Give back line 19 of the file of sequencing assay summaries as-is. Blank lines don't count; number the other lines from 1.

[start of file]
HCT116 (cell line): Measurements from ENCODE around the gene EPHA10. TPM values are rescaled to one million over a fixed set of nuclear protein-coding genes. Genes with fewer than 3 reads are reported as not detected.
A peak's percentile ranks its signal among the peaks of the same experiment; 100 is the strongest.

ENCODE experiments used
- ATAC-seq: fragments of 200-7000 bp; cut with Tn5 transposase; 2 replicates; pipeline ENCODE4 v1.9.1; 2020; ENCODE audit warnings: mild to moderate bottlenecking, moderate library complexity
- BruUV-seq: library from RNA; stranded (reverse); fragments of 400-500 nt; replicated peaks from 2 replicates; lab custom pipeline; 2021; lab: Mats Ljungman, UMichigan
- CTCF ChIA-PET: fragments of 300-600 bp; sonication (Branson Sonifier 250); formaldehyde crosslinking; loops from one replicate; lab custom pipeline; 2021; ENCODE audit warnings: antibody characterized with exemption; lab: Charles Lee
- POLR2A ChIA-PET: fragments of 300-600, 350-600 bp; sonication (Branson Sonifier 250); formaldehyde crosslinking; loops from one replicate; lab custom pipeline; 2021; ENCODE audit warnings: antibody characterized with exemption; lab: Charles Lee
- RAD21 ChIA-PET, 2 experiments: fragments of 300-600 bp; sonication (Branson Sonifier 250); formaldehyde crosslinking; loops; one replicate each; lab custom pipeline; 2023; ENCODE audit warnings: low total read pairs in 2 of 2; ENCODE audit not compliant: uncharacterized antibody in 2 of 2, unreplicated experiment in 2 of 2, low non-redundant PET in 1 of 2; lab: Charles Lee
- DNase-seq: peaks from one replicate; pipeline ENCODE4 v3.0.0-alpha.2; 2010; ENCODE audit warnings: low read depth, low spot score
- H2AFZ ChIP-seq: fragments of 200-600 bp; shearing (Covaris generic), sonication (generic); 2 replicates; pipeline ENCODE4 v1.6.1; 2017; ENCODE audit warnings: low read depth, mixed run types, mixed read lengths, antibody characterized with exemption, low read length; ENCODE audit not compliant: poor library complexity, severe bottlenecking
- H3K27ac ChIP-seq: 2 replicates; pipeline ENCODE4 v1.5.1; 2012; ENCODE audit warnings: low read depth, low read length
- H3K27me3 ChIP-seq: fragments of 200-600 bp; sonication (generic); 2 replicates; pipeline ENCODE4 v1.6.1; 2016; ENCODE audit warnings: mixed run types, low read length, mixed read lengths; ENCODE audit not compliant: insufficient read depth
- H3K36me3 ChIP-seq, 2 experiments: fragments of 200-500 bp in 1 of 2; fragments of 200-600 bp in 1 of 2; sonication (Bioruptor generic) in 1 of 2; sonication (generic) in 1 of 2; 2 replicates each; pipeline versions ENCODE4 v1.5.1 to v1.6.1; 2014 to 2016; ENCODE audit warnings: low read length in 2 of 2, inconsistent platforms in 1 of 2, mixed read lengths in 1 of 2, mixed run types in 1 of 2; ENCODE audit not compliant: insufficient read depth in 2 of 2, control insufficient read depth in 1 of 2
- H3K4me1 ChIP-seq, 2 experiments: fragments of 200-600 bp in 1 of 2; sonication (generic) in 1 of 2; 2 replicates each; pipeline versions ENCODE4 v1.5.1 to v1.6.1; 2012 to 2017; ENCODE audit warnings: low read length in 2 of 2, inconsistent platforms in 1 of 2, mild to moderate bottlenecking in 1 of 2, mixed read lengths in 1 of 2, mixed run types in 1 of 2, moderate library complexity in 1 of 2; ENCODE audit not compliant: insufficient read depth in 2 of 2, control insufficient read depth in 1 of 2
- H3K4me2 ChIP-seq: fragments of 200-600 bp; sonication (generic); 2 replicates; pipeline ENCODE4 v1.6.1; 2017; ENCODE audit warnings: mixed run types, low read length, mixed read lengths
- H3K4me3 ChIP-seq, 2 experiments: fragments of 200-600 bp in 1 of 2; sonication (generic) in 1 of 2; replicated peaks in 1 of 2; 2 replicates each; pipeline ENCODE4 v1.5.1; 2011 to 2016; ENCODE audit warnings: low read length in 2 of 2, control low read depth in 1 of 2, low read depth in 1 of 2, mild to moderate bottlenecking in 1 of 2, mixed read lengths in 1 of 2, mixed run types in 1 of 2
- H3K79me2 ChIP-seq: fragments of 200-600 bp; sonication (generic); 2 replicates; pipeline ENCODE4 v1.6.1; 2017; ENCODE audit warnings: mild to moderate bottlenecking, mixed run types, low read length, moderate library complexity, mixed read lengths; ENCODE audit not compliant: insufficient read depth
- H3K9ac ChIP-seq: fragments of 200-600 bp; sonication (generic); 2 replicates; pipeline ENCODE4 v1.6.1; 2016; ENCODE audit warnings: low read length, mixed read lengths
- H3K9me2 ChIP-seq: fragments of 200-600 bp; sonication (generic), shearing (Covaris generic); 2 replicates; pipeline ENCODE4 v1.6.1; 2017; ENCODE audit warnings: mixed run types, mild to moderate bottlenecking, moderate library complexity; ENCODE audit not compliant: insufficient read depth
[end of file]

- H3K9me2 ChIP-seq: fragments of 200-600 bp; sonication (generic), shearing (Covaris generic); 2 replicates; pipeline ENCODE4 v1.6.1; 2017; ENCODE audit warnings: mixed run types, mild to moderate bottlenecking, moderate library complexity; ENCODE audit not compliant: insufficient read depth